The Blood of the Lamb
Lorna spat on the floor of the barn and considered the mangy creature Dell had brought back.
“Ain’t no lamb,” she said. “Just a dried-up old ewe.” She gave Dell that look, the one that said he weren’t right, not with her, not with the Lord.
“I know, Mama. But the man said t’aint the time of year for no lamb. Says we a month late at least.”
“This thing look a month old to you? This old girl, she got curdle in her teats older than you. Man tells you you be a month late, then you tell the man you give me the closest thing to a lamb you got. You don’t let him shuck off some poor creature too wormy for mutton and two mangy to even shear.” The look again, those dark eyes locked on his. Only time her eyes was scarier was when the prophecy come over her.
“I’m sorry Mama. I’ll head back up to Elsworth . . .”
“Too late for that,” Lorna said. The old boards in the barn wall shuddered, a blast of wind, cold after the summer day’s heat, blowing dirt through the cracks, kicking up bits of hay from the floor. “The Angel of the Lord, he’s coming again.”
The twisters had whittled away at the homestead for the last month. Took Dell’s trailer the first time, him having to move back into the house with Mama. Next time, the chicken coop, killed every one of the hens. Then the hog shed. The farm hit with three twisters in as many weeks, now another storm blowing up, Mama always knowing when it was coming, even though they didn’t have no TV, no radio. Windows for Satan, Mama called them, open doors that let the Devil in.
After the hog shed, she took to prayin’ all day, the way she did when she needed the prophecy to come over her, when she needed some alone time with the Lord. Always scared Dell when she done it, way she’d quit eatin’, quit sleepin’, not even wash up none or change, just take to that rocker on the front porch, starin’ all empty-eyed out to the west, chair rockin’ slow, ‘till the Lord done had his say. Two days she rocked, and the Lord had his say that morning, Mama popping up out of the chair, goin’ on part in tongues like she tended to when the prophecy finally come, tellin’ him they was like the Israelites under the heel of Pharoh, telling him they needed to be washed in the blood of the lamb if they wanted this pestilence to pass them by. And she sent him off to Elsworth with the last cash money she had, told him to buy them a lamb.
Dell was scared as hell now. “The Lord will know we meant good, Mama. He’ll know we tried. We can still wash in the blood of this lamb here, and the Lord will know we done our best.”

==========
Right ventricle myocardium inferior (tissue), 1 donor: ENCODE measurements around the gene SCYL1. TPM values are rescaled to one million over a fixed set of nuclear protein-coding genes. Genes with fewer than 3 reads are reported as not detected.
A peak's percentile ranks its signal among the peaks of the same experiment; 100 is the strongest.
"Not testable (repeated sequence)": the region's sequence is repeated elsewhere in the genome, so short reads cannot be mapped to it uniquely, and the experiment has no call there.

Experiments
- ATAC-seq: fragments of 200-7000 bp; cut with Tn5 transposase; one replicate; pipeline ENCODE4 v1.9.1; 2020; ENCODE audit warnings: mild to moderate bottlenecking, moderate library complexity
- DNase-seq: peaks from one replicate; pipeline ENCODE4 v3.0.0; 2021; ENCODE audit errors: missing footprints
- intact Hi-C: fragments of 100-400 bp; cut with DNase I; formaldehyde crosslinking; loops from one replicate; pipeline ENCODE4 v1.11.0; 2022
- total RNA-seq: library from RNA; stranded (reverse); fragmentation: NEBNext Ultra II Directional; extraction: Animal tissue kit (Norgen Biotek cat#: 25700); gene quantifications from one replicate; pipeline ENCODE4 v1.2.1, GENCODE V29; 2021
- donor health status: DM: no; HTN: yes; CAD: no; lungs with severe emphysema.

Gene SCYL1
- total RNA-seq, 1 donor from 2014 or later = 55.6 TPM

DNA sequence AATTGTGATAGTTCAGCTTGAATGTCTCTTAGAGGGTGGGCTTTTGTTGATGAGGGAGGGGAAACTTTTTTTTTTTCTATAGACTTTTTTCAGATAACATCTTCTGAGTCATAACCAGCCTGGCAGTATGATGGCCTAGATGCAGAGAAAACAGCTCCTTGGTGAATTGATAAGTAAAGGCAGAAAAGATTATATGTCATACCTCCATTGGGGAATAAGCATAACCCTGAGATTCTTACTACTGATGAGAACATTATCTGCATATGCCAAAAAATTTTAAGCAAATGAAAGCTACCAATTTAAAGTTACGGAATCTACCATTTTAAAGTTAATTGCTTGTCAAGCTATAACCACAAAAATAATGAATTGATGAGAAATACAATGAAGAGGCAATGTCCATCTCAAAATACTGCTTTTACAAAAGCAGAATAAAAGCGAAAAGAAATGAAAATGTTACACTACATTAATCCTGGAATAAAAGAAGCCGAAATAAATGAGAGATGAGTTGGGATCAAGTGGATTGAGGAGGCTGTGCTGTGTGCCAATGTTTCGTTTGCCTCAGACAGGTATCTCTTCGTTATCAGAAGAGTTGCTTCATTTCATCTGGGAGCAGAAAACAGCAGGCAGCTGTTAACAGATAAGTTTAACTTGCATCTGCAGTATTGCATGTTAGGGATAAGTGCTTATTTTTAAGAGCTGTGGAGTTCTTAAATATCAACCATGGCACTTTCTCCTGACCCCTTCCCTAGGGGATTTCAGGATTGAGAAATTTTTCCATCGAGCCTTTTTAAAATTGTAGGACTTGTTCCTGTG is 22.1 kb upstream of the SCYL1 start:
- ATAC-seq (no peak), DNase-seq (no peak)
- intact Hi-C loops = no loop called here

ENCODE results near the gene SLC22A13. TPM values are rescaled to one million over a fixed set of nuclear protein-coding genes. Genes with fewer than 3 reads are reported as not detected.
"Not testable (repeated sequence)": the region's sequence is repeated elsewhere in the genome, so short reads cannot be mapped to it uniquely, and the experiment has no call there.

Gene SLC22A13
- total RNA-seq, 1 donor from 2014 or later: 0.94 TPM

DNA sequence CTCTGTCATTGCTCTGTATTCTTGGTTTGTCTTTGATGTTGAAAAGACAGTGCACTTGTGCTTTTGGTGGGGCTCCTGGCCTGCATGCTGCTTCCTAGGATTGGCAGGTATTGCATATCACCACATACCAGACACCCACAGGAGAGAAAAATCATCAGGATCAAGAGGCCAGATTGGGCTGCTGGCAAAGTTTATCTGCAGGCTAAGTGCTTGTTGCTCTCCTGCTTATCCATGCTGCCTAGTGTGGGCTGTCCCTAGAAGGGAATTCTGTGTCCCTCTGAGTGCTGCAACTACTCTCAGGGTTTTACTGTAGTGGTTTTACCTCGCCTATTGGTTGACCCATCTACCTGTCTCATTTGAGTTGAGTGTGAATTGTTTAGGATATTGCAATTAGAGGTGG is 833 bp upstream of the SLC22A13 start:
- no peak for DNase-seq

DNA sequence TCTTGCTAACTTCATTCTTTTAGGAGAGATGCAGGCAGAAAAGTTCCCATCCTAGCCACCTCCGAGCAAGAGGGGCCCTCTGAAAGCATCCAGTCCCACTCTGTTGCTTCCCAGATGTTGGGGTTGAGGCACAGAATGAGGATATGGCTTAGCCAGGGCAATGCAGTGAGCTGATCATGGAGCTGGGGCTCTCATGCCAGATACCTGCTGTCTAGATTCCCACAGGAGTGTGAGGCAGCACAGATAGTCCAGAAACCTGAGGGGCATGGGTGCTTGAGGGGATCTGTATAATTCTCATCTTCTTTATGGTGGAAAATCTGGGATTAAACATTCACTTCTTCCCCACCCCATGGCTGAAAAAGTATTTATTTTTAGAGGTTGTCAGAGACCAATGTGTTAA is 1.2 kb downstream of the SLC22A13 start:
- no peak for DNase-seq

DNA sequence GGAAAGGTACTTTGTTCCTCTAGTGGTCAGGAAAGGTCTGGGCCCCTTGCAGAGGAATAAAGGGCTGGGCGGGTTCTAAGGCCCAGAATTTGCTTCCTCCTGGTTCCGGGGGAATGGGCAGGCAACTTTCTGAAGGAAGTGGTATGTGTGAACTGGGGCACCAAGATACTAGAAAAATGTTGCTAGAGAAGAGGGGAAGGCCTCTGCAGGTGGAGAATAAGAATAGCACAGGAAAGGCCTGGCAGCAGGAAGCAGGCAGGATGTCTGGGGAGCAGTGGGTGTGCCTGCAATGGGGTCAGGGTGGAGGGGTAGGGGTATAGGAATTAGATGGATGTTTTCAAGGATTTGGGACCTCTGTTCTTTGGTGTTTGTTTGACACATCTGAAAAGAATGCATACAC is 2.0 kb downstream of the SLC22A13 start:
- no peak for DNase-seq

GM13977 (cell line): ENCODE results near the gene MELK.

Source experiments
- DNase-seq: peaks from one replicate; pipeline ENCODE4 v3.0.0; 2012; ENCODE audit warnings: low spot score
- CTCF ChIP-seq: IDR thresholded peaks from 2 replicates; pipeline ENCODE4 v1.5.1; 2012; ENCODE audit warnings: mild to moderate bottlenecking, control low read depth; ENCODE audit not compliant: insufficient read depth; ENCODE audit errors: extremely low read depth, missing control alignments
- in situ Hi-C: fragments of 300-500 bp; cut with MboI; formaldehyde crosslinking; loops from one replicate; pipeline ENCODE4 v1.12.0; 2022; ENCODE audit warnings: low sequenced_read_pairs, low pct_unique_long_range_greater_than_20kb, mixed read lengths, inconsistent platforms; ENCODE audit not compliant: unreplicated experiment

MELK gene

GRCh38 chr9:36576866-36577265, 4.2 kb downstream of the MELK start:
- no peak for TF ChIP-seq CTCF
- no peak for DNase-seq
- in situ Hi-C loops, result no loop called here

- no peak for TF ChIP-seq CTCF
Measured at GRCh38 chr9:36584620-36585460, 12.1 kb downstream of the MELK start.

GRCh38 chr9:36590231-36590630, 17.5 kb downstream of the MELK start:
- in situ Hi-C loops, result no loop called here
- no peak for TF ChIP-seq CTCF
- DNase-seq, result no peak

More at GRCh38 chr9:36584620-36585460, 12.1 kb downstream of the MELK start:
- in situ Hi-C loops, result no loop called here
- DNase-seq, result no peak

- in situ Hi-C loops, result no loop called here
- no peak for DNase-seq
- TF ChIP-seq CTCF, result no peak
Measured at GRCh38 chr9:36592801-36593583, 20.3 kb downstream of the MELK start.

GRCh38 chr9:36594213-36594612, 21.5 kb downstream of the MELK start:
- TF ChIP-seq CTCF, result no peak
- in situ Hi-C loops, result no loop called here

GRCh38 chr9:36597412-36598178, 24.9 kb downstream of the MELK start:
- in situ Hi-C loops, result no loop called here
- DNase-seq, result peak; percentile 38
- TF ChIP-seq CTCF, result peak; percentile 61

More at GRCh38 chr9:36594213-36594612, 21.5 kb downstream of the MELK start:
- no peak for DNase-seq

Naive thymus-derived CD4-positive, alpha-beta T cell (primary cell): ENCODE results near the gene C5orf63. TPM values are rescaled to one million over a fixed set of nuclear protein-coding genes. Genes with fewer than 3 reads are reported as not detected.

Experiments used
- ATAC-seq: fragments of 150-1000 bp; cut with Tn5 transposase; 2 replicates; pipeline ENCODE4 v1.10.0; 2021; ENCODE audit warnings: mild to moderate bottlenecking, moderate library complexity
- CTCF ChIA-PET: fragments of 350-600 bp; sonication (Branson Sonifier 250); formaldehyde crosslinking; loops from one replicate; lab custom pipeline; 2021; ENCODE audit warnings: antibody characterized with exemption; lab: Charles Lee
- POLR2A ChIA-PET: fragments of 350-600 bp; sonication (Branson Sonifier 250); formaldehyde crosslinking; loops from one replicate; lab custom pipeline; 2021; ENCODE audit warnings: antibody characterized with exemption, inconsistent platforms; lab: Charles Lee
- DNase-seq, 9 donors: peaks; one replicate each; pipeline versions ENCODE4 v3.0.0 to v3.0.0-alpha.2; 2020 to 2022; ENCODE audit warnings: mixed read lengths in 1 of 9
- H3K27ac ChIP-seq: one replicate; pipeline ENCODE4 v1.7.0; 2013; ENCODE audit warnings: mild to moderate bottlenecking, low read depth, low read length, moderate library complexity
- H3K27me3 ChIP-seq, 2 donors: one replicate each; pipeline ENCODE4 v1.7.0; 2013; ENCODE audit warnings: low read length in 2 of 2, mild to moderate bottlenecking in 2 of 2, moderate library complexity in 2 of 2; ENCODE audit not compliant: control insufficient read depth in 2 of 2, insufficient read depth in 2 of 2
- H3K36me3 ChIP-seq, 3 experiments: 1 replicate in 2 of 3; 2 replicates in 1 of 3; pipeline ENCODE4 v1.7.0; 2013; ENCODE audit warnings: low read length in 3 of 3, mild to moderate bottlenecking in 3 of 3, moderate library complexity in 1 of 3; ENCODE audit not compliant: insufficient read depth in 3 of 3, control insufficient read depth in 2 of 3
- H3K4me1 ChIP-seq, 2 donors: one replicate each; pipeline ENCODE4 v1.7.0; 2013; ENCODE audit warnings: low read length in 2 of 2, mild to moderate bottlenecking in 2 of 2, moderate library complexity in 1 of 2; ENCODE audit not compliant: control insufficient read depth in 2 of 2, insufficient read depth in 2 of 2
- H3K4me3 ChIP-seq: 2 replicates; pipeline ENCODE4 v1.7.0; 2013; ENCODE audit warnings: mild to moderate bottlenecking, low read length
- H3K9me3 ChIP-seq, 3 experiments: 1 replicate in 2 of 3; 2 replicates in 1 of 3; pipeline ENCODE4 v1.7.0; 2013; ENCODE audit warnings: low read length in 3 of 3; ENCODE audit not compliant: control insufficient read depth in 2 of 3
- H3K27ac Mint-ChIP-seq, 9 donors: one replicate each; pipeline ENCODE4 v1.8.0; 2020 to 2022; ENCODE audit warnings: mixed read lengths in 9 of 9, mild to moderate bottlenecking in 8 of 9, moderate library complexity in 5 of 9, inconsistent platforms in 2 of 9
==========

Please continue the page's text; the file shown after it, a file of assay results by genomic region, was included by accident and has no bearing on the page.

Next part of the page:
She snatched a length of scrap from the shelf and turned on the boy, snapping the wood hard against his side. “Blasphemer! You got Satan in your mouth boy! The fires of hell is full to roarin’ with the crackling souls of back-sliders like you who meant good, who say they tried!” She smacked Dell again, the wood cracking against his head, a piece of it flying across the barn. The clouds opened, the first fat, heavy drops smacking onto the metal roof of the barn.
Dell started to speak, then stopped as he saw his Mama drop to the floor, her eyes wide and fixed, her body contorting and shaking, her mouth moving, her voice speaking the tongues. Finally, she was still, and she rose, and she embraced her son.
“We are saved. Even in our inequity, the Lord in his mercy has delivered us.”
He’d seen the old homestead down off Moriah Road before, but the look of the place told him right off they weren’t prospects. Less than a hundred acres in corn, used to be an old pig shed down there, but it looks like maybe the last twister took that. Wasn’t gonna sell any crop insurance here. But the house looked sturdy enough, and he could see the door to a storm shelter on the east side. The way the weather was coming in, there wasn’t any place else to go. He nosed his F-150 down the rutted drive, saw an old woman standing in the door to the barn. Get her down in the cellar and ride this out. Crazy fucking month, one twister after another, all ripping through this same chunk of the state, like God had painted a bull’s eye on somebody.
Lorna stood in the door of the barn. She could see the wall of greenish black building along the horizon, hear the rain turning to hail on the roof of the barn, smell the electric in the air. And she was unafraid. His rod, his staff . . .
The truck crunched to a stop only a few yards away, and a man in fresh jeans and a pressed shirt hopped out. Clean boats, a new Stetson. City clothes. The devil’s clothes.
“Howdy Ma’am,” he half-shouted over the building roar of the storm. “Got quite a storm coming in. I think you better get down in your cellar. And I’m hoping you’ll let me join you.”
She smiled, it being just fine to mislead the devil. “Of course, friend. I’m Lorna Beale. What’s your name?”
“Isaac,” he said. “Isaac Lamb.”
He never heard Dell, never saw the ax fall.
And they bathed.